Thursday, 17 April 2008

Must take stance on China

I spent over a third of my life in a country that wasn't free. Although I was a child I can clearly remember some aspects of political ill-liberty. I also remember how much it mattered to us that people on the outside cared - if someone jumped the fence they were welcomed as political refugees and there were people in free countries openly calling out the totalitarian acts of the state.

I therefore feel an obligation to say publicly I believe it is not OK to pretend things are OK in China. I desire to learn about China. With the little I know I long to learn more about the country, culture, cuisine. I know there are massive differences in cultural attitudes to both individual and collective rights and some practices that would be unacceptable in a Western liberal democracy are the norm fully accepted by the people.

But I don't care who wins the Olympics and I don't care if parallels with Berlin 1936 are realistic or not. Whether the Olympics are big, lavish , flawless doesn't matter - they still take place in a totalitarian state, which suppresses many individual freedoms and executes people without due process on a massive scale. Any leader of a liberal democracy who appears at the Beijing games, and perhaps even every sportswoman or sportsman who takes part dignify the Chinese communist regime.

P.S. The photo is from an award-winning campaign for Slovak Amnesty International by MUW Saatchi & Saatchi.

Tuesday, 15 April 2008

PR agency posting fake comments? Don't get caught!

Just read an embarrassing Czech story: a blogger uncovered four non-existent girls posing as 'members of the public' blogging from the IP address of a PR agency to promote a bank's new product. Of course, it does not take an Edelman screw up to know this takes place all over the place - although only a portion of the cases are ever uncovered. In this case, like often, this was a 'private activity' of an intern and the PR agency (Bison & Rose) had no idea.

Fake reviews of all sorts are rampant in the travel business and really, logically anywhere stuff gets reviewed (semi-)anonymously online. My pet peeve is the website of the UK Guardian newspaper on travel called Beenthere. I follow the reviews on Bratislava ever since someone posted a genuine review of one of our websites (here). Soon our competitors went crazy posting their own reviews of their own sites.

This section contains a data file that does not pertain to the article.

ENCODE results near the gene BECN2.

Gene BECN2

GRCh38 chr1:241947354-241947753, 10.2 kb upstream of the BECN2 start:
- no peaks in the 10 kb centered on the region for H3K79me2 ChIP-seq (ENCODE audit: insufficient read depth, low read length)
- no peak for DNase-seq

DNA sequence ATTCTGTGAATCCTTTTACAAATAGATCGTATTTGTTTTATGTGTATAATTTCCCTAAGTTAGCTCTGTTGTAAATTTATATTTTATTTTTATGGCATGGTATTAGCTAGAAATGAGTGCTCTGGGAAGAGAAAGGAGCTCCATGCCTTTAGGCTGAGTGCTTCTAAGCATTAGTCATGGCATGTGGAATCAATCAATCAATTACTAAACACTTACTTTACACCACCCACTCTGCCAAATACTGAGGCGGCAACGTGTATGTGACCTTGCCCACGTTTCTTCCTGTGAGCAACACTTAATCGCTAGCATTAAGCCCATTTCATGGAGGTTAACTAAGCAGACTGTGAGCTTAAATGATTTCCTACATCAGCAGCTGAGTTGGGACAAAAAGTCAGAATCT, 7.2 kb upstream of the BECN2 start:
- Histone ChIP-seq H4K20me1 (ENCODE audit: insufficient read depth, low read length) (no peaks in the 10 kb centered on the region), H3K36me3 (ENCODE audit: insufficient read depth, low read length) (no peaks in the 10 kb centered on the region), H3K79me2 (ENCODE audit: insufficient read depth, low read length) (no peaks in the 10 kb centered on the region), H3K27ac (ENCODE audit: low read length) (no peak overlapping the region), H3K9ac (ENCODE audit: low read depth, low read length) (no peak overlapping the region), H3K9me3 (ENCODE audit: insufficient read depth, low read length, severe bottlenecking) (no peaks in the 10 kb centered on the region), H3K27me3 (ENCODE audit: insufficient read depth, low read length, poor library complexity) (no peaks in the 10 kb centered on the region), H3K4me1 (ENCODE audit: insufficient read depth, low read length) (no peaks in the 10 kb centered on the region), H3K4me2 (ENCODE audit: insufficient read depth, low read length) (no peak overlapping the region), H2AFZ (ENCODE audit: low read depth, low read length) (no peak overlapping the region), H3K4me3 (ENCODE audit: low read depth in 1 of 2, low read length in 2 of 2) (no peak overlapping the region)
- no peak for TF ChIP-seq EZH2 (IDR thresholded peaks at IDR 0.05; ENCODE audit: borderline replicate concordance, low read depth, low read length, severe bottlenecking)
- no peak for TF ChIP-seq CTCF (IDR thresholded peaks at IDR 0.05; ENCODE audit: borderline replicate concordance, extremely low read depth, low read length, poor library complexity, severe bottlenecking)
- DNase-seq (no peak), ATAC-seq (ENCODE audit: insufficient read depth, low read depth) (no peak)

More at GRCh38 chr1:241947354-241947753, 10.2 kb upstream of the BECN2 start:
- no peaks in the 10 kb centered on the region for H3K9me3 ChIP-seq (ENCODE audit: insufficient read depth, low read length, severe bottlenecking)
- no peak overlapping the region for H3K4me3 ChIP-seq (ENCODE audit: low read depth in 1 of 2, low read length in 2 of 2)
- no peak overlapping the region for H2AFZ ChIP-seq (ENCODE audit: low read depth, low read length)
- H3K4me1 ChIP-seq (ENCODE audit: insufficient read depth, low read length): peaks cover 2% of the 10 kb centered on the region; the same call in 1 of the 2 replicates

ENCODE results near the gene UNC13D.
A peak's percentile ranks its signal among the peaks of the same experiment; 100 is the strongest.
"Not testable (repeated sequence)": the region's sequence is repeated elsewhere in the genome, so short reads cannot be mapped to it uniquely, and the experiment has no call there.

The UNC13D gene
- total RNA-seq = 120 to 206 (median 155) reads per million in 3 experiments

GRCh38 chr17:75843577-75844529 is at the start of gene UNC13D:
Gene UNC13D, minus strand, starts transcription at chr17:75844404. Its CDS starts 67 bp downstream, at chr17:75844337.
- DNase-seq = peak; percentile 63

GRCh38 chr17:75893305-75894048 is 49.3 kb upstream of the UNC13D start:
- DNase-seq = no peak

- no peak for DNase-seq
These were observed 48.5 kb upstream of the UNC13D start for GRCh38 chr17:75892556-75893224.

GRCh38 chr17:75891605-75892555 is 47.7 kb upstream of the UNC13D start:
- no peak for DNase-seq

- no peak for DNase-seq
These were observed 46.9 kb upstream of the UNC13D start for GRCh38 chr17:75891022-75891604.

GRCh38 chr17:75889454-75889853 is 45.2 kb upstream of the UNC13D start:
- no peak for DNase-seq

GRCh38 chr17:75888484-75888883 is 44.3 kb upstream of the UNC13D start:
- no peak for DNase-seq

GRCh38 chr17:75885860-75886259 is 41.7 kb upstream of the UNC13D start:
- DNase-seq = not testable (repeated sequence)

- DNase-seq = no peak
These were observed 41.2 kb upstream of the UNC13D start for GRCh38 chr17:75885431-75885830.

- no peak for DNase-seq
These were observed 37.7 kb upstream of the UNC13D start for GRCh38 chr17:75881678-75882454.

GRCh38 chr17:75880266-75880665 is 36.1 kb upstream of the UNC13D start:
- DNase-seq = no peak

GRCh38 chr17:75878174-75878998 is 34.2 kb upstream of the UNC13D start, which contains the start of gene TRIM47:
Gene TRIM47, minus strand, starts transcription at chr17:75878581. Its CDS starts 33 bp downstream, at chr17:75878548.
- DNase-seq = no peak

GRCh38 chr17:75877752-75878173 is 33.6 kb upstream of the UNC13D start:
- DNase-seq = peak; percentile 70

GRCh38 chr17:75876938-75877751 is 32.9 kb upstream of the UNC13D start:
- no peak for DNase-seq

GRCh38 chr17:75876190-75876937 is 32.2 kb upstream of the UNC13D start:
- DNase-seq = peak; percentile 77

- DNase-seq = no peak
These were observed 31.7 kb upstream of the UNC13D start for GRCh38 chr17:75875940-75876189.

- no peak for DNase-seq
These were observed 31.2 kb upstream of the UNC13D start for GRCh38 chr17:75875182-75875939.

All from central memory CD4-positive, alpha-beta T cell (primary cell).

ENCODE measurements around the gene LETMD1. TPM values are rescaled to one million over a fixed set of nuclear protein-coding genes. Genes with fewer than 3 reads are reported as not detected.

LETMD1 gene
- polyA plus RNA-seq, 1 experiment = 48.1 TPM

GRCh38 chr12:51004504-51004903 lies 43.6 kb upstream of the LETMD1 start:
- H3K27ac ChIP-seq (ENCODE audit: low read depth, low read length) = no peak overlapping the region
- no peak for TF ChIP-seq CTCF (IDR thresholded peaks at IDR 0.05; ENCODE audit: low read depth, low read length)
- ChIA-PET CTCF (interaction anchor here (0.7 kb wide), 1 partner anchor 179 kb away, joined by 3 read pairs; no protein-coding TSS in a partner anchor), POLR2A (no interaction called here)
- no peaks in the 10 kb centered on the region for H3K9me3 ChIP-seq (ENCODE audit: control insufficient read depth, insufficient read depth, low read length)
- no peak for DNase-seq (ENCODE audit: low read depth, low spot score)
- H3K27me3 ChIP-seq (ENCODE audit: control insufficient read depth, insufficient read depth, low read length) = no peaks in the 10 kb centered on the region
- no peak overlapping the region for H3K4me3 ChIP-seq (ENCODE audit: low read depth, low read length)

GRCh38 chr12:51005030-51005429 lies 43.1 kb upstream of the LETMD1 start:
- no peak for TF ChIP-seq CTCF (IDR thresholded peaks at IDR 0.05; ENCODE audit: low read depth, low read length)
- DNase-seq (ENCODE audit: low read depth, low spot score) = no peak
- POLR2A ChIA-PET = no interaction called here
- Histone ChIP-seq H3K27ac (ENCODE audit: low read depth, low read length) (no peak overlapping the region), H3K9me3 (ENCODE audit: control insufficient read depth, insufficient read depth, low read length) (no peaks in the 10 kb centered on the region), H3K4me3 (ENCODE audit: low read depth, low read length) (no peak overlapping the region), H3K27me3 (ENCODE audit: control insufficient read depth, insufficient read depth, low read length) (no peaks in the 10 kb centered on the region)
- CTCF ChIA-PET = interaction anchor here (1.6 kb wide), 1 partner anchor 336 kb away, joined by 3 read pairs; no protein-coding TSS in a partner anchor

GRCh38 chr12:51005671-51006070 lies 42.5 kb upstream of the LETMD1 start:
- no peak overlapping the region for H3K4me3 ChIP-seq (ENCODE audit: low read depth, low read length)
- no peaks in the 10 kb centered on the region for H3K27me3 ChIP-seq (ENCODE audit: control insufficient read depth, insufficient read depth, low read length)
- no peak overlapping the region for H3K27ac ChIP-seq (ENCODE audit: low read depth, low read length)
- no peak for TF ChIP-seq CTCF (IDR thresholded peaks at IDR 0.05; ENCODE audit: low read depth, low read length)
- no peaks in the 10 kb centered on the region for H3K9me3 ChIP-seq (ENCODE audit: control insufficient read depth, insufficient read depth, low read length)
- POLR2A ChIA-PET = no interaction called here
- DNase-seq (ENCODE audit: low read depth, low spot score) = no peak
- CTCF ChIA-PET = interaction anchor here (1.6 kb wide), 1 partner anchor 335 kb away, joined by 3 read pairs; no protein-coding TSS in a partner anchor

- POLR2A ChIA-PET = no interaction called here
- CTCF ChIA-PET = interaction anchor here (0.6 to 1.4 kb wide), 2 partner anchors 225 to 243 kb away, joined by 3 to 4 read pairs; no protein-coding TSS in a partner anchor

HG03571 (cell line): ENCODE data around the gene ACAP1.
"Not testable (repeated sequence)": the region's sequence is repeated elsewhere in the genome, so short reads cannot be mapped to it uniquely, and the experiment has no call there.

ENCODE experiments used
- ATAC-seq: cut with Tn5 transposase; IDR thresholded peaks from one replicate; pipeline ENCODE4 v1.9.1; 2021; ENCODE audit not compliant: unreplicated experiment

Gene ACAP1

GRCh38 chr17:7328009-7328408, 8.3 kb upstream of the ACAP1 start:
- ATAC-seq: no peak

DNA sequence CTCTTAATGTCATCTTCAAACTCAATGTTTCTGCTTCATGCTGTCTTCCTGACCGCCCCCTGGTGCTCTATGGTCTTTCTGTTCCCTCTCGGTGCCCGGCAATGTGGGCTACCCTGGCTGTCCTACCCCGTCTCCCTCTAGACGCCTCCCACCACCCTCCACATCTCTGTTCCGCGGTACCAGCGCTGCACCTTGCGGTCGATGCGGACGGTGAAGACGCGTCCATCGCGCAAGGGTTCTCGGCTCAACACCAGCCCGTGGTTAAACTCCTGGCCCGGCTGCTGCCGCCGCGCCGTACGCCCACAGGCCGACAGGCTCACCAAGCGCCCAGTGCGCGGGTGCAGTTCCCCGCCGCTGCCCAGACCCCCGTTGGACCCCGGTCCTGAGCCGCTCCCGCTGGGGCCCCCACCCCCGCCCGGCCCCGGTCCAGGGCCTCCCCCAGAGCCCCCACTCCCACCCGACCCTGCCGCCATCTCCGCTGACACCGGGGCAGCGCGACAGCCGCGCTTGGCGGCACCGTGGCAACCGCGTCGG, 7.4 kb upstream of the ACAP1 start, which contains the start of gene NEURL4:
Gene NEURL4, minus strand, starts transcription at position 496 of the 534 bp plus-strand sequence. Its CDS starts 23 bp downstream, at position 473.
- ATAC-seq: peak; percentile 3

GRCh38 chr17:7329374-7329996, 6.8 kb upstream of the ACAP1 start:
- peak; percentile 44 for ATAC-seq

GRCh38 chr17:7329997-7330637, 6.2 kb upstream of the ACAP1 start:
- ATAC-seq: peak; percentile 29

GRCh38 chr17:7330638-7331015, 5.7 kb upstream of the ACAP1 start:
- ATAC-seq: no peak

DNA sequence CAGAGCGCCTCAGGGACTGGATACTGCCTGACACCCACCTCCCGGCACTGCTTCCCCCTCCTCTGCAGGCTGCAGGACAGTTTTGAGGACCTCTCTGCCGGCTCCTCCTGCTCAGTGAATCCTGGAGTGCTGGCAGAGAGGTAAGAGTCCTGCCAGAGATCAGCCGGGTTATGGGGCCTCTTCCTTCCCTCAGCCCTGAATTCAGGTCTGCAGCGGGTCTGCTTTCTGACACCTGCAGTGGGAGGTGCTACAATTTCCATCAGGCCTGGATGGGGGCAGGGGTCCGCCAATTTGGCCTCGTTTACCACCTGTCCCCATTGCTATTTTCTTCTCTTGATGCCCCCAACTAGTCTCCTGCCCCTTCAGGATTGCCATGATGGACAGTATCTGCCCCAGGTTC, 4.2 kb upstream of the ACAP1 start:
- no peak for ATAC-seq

Now you ask how I know they are fake? And why should you trust me ours is real? Easy, Sherlock, real easy. Our reviewer MikeP has actually posted other reviews, some are lengthy and they cover a number of destinations and his profile contains a photo. The other reviews are usually one off affairs or the 'reviewers' have posted a few short spammy 'tips' on the same day.

The lesson here? If you wish to give yourself favourable publicity in the social media either make the effort to be a real user or at least work shrewdly to cover your tracks. Here are a few important tips to help PR agencies avoid embarrassment:

1. Keep a few active social media profiles around - some social media sites (e.g. Digg) discount inactive users algorithmically, elsewhere it is the community that shuts up the abusive new users. The best way to make your posts credible and make them stick is to have profiles that are or look real - regular posting, consistent behaviour.

2. If you must pick names or photos, be careful (not like the Czech blogger who used on of the top Google image results for 'girl', showing the Debian girl posted here, which was easy to track down - the girl in the photo is a Cambridge PhD. student quoted as being "pretty upset"). If you are going to do this on a grand scale, plan ahead with changing your IP addresses or at least not using ones easily traceable to your company (lots of fake Wikipedia entries get uncovered through IPs traced to the company doing the embellishing).

3. Watch your language - real people don't talk like PR pros, so if the review contains PRish funny speak it is probably written by someone who speaks it.